It’s an extra expense to have things blurred out. That’s the short answer. Some artists just refuse to listen to what they’re being told from a legal standpoint. It’s sort of sensitive ground, because I’m not going to walk up to a powerful artist and tell them what they can’t wear. It’s somebody else’s job to do that, and if they can’t convince them to do it, then that’s what it is. If it was me, it would put me in a bad position where the artist is looking at me like I’m trying to tell them what to wear. But then again, that’s only some artists. Some artists are totally cool with listening to you about what they can and cannot wear.

Guns N’ Roses, “Better” (2008)

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Guns N’ Roses - Better (Official Video) from Thiago de Araujo on Vimeo.

AVC: You shot a Guns N’ Roses video that was never meant to be released. Can you talk about what happened there?

DR: Ultimately they didn’t want it to come out, but somebody released it, and that’s what you’re seeing online. That same video is the one that played on all their LED screens on their tour in 2010 and 11. I don’t have the specifics as to why it was not released. Axl [Rose] decided not to release it because of some of the issues and somehow a year or two ago it was released. Somebody gave me a call and said, “You know your Guns N’ Roses video is released?” I didn’t know that, went online, and sure enough, it was there.

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I’ve done videos where you spend several hundred thousand dollars and the song’s peaking, and then suddenly by the time the video is done being edited, it’s not active at radio like it used to be and they decide to scrap the video because the single’s not popping at radio anymore.

For an up-and-coming music-video director, there are a lot of things that they need to be aware of on the business side. A lot of times labels and artists don’t care about your particular vision. They just want to have somebody to come and shoot something that can service them well for promotion for that particular artist’s upcoming tour and album.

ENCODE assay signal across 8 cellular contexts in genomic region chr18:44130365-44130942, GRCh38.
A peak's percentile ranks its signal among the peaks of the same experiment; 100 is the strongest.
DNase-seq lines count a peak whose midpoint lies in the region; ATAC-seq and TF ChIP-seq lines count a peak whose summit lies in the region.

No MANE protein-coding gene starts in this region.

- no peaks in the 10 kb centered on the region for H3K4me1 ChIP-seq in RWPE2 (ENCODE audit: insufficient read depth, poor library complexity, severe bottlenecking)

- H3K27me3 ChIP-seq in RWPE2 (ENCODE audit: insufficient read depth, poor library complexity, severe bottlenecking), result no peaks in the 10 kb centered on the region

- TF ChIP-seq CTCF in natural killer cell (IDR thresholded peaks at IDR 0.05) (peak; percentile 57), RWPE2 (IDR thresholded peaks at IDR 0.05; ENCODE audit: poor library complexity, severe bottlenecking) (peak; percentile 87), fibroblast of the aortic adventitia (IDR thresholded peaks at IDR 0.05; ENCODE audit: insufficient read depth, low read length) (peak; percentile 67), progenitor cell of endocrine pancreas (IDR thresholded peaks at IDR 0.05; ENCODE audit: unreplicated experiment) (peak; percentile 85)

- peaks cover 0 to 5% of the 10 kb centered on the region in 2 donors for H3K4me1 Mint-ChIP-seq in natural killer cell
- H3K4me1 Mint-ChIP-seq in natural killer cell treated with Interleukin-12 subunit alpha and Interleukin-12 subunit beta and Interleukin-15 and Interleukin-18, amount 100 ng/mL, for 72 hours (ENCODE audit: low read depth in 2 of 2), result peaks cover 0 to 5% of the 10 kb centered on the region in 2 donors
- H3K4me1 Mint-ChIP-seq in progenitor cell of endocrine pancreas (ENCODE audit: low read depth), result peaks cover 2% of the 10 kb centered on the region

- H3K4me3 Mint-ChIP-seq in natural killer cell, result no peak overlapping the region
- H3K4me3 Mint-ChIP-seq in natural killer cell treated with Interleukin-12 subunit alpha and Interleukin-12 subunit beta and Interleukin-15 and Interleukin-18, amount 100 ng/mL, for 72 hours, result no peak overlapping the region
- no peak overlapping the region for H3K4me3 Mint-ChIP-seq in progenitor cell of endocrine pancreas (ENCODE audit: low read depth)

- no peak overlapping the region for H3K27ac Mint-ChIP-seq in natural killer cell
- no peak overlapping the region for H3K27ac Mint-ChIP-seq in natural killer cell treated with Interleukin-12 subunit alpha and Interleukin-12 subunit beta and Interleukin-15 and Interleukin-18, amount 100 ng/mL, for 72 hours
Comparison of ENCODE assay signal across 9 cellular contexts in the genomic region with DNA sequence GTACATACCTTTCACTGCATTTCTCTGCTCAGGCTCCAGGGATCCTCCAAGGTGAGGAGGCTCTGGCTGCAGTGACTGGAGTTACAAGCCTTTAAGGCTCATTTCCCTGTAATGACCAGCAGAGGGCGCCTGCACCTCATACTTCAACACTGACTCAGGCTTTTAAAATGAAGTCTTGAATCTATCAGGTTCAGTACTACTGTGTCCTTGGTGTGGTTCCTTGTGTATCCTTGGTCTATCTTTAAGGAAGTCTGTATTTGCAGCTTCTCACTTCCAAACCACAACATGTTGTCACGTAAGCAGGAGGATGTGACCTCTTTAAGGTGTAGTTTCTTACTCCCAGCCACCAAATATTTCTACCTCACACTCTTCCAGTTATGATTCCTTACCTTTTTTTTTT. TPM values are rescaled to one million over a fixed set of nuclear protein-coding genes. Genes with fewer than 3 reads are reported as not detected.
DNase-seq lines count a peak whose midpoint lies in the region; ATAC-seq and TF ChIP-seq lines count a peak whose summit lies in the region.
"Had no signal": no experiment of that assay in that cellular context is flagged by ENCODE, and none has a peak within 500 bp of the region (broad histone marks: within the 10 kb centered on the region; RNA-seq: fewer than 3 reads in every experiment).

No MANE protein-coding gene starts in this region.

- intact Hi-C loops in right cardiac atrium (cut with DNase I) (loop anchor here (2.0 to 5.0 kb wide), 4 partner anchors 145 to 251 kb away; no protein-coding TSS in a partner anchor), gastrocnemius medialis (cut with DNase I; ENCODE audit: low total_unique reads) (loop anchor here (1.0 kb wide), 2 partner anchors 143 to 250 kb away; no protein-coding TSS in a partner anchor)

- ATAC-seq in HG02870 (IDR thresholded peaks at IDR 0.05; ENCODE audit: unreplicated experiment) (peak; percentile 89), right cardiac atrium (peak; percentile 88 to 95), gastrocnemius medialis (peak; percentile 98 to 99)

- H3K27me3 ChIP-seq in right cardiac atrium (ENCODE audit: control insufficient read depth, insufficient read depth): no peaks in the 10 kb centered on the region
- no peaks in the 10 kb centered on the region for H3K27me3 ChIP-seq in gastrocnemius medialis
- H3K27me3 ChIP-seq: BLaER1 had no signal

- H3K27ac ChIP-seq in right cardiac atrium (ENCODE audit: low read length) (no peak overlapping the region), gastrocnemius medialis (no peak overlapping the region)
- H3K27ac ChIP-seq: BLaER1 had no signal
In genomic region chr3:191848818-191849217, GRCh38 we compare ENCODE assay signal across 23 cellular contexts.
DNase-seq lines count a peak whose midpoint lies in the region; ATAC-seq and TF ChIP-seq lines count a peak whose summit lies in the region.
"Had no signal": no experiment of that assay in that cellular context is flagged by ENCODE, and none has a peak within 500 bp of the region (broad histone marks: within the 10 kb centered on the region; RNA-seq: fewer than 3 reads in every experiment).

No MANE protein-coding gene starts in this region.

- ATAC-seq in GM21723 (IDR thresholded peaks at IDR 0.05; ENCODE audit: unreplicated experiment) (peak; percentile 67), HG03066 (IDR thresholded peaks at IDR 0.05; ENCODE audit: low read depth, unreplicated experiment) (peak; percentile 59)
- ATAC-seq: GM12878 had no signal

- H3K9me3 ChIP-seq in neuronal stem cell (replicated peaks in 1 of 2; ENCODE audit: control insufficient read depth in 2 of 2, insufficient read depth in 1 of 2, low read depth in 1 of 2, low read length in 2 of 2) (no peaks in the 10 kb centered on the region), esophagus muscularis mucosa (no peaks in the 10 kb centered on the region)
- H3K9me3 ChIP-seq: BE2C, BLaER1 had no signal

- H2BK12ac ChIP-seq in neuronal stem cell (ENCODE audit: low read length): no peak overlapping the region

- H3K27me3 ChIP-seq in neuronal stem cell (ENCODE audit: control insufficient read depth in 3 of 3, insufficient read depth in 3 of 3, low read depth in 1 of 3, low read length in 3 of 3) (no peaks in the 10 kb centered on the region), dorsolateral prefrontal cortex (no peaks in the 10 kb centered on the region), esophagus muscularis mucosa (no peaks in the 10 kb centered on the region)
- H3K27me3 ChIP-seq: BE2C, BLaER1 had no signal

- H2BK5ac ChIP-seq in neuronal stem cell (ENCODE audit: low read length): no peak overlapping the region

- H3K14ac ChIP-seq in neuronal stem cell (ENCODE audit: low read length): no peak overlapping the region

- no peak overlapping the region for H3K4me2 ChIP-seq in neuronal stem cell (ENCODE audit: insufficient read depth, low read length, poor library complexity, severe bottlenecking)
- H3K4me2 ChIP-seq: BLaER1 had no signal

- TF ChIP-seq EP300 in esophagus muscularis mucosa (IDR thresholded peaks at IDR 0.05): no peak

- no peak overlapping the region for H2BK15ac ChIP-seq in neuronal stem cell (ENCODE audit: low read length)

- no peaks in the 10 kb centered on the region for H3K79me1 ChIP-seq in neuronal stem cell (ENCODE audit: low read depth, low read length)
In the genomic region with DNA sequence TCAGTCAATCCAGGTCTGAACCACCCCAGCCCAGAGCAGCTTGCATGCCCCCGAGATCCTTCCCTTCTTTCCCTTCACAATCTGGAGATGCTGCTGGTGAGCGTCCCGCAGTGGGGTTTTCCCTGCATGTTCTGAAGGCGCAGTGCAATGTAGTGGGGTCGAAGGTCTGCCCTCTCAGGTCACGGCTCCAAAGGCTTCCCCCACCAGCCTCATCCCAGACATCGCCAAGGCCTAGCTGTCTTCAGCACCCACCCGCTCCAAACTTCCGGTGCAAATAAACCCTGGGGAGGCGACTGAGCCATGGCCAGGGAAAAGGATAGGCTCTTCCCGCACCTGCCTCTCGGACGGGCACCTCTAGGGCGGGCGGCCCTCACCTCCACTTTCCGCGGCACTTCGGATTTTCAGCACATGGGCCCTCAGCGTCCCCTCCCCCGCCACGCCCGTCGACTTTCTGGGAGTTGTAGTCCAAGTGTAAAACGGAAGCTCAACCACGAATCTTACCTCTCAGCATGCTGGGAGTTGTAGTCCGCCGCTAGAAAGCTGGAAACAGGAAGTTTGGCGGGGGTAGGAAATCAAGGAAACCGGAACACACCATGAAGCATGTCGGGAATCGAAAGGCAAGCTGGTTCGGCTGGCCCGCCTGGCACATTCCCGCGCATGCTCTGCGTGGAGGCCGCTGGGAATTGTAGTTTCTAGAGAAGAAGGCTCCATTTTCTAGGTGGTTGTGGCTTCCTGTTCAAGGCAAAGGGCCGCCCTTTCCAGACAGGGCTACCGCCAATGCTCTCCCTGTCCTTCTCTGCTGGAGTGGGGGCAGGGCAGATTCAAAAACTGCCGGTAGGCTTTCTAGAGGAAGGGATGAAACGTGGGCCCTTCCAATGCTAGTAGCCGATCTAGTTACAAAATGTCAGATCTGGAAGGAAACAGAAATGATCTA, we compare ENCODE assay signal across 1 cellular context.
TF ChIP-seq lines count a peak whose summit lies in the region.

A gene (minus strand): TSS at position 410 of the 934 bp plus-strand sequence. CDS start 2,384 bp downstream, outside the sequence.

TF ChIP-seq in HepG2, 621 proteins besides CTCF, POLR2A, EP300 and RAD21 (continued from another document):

Radio being involved, the right promo being involved… I’ve done videos for artists at a hundred thousand dollars where that artist didn’t want to spend $5,000 promoting the video. If nobody’s promoting the video that you spent time and labor making, the chances of it really getting traction and getting a lot of views is pretty slim.

Online is where everybody goes to watch music videos. And every Tuesday, there are thousands upon thousands of videos being released and dropped by everybody, and if your video—visually and from a marketing standpoint—isn’t able to stand strong when that tidal wave comes in, chances are it’s going to get washed away and no one’s going to see it.

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AVC: How has the web changed the way videos are made? And how do you make sure something gets watched?

DR: If anybody knew that, it would be the billion dollar answer. There are so many variables.

I put Curtis LePore in a video for a song called “Catpong” for a new group called Galactic Tiger, and that got 6 million views in about two months. Some would think, “Well they should have 60 million views, because Curtis has X amount of billion Vine loops. He’s known for all his YouTube videos.” So, 6 million is a lot, but it’s not a lot.

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Young Thug has a video out and it’s got 72 million views, and, from a visual standpoint, they didn’t use any lights. From my perspective, it’s very amateurish, but because he’s got a fan base, they watch it and they say it’s good. The bar of entry is so low at this point. That’s why there are so many more directors and photographers and videographers than there have been at any time, because access to the gear is so cheap.

With the music-buying public not being anywhere near what it used to be, the music business doesn’t make anywhere near as much as it used to. Still, there is so much content out there, so much music out there, so much visual content. It’s not controlled like it was back in the day. If somebody says they’re on set today, that could just be an iPhone and a flashlight. It’s not the same as someone else being on set with two 10-ton trucks and a 50-person crew, and three-day shoots. It’s all a matter of perspective on what’s good nowadays.